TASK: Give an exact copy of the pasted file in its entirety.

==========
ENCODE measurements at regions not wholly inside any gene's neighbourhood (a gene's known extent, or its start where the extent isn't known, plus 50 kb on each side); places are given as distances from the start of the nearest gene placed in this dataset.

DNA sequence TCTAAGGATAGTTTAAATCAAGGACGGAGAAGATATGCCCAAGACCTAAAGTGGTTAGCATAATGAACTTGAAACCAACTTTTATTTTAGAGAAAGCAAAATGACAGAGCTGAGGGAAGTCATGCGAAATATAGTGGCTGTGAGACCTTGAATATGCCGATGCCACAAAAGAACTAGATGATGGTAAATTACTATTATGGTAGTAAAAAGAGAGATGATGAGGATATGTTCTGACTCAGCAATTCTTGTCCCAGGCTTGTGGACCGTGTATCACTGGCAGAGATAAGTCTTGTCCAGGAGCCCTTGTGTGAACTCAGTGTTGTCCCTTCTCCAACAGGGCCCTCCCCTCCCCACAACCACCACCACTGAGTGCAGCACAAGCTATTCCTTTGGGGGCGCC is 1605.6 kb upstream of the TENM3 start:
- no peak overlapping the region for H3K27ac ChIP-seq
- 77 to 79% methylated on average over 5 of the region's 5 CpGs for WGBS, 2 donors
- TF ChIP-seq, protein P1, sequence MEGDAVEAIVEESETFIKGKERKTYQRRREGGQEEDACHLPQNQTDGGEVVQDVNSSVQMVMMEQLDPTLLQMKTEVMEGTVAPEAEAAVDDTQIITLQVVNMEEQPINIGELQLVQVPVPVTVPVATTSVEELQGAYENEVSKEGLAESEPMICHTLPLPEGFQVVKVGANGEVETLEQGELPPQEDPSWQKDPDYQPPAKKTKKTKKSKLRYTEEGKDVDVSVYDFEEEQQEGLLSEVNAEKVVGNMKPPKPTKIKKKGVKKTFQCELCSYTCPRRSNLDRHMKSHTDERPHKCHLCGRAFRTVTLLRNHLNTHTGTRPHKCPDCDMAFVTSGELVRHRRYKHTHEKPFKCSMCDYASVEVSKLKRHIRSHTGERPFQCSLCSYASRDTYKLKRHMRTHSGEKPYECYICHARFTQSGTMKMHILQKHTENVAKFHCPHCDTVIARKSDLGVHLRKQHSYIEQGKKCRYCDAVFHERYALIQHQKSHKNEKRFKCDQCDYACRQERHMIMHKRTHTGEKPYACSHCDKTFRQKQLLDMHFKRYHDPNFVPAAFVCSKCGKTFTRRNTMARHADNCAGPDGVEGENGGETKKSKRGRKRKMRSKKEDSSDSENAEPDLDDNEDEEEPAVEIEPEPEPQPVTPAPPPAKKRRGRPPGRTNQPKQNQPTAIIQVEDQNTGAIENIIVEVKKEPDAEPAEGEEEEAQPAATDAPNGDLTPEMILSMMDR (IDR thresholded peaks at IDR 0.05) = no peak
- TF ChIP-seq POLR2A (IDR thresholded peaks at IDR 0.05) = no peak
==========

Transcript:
ENCODE measurements at regions not wholly inside any gene's neighbourhood (a gene's known extent, or its start where the extent isn't known, plus 50 kb on each side); places are given as distances from the start of the nearest gene placed in this dataset.

DNA sequence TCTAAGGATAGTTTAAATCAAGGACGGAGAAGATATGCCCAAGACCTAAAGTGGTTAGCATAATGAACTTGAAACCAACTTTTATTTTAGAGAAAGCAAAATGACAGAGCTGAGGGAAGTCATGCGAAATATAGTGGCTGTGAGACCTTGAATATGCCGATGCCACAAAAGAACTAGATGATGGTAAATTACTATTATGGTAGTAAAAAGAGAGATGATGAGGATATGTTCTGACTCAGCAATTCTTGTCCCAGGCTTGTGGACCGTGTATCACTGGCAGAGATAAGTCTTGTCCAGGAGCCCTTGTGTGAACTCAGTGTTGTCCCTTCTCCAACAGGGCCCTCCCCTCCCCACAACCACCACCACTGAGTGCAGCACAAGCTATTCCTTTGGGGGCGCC is 1605.6 kb upstream of the TENM3 start:
- no peak overlapping the region for H3K27ac ChIP-seq
- 77 to 79% methylated on average over 5 of the region's 5 CpGs for WGBS, 2 donors
- TF ChIP-seq, protein P1, sequence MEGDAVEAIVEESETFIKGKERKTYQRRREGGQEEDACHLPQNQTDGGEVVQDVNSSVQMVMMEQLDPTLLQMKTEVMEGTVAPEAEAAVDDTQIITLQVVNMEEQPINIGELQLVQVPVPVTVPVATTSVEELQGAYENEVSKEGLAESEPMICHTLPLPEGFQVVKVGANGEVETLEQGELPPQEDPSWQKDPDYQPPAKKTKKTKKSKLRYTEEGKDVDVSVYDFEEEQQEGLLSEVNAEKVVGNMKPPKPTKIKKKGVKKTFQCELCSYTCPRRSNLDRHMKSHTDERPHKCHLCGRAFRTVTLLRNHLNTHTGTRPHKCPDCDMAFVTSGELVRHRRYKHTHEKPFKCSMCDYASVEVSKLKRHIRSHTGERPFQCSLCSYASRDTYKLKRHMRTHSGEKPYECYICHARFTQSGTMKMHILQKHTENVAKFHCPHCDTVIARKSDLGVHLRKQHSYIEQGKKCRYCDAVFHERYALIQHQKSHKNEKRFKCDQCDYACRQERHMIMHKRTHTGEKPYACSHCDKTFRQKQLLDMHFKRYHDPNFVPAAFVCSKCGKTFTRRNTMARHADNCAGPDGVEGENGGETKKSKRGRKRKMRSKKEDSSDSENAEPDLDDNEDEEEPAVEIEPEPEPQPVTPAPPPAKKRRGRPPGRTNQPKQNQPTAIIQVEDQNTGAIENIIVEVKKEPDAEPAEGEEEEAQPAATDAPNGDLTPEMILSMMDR (IDR thresholded peaks at IDR 0.05) = no peak
- TF ChIP-seq POLR2A (IDR thresholded peaks at IDR 0.05) = no peak